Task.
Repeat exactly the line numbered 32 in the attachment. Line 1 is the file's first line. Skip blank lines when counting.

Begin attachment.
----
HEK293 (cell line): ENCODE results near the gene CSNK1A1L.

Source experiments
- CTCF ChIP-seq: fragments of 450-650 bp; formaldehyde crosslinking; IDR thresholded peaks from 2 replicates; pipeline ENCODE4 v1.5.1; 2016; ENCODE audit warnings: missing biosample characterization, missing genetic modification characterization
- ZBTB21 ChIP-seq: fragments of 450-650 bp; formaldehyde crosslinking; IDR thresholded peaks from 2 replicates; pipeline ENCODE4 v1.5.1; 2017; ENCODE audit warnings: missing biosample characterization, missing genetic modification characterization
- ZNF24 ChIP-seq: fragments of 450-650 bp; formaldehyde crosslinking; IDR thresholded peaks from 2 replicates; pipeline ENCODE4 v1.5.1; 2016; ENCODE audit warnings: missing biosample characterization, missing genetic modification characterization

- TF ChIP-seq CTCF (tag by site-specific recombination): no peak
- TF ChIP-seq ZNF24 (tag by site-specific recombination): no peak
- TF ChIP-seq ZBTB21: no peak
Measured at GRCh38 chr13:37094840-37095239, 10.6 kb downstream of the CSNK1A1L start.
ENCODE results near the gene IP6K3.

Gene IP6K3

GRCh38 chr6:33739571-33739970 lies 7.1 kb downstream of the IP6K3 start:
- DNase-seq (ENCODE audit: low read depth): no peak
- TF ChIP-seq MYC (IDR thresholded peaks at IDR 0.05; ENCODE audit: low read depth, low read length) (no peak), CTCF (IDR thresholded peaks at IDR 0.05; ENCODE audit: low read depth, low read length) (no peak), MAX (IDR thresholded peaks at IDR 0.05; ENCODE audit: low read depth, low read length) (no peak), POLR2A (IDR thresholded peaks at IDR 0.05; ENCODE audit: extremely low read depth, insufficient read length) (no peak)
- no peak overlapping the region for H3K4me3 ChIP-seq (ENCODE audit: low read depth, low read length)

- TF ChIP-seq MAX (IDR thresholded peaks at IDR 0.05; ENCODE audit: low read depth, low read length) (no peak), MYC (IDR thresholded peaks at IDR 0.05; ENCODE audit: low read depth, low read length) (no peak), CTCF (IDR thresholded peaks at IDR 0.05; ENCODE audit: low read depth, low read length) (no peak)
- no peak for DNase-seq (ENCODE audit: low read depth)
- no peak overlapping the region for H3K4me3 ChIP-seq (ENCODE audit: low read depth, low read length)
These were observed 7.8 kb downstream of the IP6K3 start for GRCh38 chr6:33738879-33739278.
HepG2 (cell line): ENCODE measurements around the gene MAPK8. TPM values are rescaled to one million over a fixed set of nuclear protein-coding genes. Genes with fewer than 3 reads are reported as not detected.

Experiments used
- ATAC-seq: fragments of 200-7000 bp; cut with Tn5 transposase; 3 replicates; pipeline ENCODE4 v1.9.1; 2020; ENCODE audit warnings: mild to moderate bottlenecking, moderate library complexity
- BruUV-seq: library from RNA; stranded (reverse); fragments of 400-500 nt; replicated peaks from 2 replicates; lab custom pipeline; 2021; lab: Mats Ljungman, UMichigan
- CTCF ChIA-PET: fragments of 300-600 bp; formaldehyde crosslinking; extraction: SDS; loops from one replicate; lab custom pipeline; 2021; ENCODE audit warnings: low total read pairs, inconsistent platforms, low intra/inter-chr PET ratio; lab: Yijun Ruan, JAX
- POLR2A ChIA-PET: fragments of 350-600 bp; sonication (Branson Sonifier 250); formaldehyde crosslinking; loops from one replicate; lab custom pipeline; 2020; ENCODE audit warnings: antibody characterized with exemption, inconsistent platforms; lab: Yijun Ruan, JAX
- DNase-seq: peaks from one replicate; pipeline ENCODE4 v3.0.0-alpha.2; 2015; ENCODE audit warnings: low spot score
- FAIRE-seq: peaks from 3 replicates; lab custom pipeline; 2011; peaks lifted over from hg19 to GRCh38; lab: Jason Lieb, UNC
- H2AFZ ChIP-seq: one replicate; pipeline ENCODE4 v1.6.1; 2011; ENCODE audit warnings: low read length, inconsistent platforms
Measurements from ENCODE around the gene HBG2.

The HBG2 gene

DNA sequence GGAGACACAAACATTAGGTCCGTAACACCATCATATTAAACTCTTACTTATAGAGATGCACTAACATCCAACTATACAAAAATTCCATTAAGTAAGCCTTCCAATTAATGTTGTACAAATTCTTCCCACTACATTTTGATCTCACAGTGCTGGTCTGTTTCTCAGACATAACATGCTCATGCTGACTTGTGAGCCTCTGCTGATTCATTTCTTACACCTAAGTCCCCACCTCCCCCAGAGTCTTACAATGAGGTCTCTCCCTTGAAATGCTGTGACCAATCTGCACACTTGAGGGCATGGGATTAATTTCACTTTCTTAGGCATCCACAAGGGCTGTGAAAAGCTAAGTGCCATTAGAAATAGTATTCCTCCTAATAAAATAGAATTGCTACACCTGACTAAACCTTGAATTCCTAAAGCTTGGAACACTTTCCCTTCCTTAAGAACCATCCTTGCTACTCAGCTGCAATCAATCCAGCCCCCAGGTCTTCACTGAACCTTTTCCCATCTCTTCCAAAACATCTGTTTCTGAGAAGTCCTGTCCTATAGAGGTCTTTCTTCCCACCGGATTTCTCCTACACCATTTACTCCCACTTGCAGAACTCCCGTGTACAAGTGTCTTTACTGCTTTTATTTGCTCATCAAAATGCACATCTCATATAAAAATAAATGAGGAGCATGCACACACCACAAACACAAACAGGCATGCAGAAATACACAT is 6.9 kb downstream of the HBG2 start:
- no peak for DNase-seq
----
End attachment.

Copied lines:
- no peak for DNase-seq